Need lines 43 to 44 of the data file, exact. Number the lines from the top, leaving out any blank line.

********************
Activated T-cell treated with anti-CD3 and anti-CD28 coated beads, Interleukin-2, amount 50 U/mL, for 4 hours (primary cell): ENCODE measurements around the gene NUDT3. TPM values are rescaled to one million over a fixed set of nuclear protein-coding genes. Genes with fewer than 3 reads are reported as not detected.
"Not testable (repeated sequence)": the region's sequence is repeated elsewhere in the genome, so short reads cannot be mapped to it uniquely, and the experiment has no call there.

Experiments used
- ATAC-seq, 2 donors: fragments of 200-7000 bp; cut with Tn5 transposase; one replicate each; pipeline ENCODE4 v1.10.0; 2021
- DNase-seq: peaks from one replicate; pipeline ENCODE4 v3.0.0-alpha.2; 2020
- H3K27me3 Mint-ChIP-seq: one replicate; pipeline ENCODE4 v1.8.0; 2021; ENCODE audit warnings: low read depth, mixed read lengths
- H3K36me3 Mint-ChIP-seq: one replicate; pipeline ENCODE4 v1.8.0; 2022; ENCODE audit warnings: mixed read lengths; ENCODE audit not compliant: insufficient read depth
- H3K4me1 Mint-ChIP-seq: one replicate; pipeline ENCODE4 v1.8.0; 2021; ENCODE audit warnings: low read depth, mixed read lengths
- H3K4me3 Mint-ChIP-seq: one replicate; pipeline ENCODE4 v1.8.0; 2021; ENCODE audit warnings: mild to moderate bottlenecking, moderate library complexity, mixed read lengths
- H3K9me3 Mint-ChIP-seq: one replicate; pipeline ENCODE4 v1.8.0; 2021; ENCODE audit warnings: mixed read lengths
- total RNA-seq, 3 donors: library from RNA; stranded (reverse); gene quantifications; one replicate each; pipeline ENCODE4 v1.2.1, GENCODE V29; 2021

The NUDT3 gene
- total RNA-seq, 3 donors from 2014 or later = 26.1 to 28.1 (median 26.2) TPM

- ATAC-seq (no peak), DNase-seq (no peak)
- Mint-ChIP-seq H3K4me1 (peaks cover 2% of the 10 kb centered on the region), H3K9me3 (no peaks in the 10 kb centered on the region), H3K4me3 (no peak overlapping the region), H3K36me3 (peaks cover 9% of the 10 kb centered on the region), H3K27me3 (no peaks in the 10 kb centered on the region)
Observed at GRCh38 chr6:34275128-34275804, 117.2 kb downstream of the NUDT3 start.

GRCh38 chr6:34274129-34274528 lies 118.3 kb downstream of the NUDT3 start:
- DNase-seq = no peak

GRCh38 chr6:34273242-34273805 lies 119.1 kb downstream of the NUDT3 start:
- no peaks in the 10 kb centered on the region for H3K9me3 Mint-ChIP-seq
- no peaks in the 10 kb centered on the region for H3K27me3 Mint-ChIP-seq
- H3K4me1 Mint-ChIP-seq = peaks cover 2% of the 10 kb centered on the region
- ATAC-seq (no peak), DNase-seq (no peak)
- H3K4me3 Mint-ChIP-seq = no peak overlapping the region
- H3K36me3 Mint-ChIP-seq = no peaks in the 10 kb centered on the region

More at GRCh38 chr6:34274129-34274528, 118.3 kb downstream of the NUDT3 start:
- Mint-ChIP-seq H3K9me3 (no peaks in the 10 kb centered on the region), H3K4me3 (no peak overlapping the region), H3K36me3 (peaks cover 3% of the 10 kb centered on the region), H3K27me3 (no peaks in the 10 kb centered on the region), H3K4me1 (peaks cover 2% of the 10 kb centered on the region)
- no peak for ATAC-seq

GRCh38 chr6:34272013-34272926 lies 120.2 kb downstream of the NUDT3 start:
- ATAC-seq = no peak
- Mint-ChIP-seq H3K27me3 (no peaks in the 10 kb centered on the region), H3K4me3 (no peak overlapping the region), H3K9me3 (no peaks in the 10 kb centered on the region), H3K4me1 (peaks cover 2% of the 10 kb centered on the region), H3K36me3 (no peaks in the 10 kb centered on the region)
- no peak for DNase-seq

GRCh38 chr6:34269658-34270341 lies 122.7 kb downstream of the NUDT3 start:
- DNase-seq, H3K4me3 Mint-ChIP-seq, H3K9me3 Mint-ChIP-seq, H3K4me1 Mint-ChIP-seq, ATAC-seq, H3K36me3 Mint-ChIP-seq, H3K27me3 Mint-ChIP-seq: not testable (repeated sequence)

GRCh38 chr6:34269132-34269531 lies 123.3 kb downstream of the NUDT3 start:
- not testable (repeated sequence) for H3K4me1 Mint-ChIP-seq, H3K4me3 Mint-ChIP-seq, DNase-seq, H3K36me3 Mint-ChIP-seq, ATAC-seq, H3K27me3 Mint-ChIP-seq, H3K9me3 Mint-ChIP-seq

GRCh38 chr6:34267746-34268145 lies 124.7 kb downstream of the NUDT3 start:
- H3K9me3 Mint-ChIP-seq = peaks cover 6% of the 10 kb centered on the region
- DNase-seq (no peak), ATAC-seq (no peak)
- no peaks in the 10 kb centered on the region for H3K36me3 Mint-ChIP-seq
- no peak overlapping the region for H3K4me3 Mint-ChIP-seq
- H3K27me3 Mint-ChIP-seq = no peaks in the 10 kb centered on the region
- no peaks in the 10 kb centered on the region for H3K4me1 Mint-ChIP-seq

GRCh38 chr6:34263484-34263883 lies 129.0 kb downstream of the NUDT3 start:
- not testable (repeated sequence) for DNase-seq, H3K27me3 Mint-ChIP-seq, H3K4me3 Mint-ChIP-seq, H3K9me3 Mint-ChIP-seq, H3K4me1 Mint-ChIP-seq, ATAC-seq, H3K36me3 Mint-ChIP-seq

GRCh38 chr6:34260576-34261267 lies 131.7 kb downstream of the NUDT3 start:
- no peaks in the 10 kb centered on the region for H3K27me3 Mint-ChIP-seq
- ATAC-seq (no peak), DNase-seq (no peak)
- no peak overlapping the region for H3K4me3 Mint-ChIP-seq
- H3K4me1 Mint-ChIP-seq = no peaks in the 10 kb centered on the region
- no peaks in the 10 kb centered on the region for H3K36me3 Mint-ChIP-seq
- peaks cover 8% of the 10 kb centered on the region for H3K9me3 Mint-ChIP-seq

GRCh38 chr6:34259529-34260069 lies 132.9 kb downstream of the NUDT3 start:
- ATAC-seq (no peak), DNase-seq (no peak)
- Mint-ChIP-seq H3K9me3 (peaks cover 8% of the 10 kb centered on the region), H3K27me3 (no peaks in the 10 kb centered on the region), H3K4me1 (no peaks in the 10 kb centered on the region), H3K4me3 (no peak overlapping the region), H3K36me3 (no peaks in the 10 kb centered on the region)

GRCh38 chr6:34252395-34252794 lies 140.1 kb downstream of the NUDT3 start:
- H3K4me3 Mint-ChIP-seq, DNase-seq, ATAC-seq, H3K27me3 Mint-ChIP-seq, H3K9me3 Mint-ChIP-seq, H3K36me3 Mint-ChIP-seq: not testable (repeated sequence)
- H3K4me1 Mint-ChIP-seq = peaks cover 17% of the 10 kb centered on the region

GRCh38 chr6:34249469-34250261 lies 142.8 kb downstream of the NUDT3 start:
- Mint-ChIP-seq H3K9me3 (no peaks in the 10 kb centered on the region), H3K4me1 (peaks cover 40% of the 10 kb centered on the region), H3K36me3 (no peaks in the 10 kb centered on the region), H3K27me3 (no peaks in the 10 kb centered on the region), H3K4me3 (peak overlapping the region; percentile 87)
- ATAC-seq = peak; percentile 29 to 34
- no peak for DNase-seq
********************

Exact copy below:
- no peaks in the 10 kb centered on the region for H3K4me1 Mint-ChIP-seq

GRCh38 chr6:34263484-34263883 lies 129.0 kb downstream of the NUDT3 start: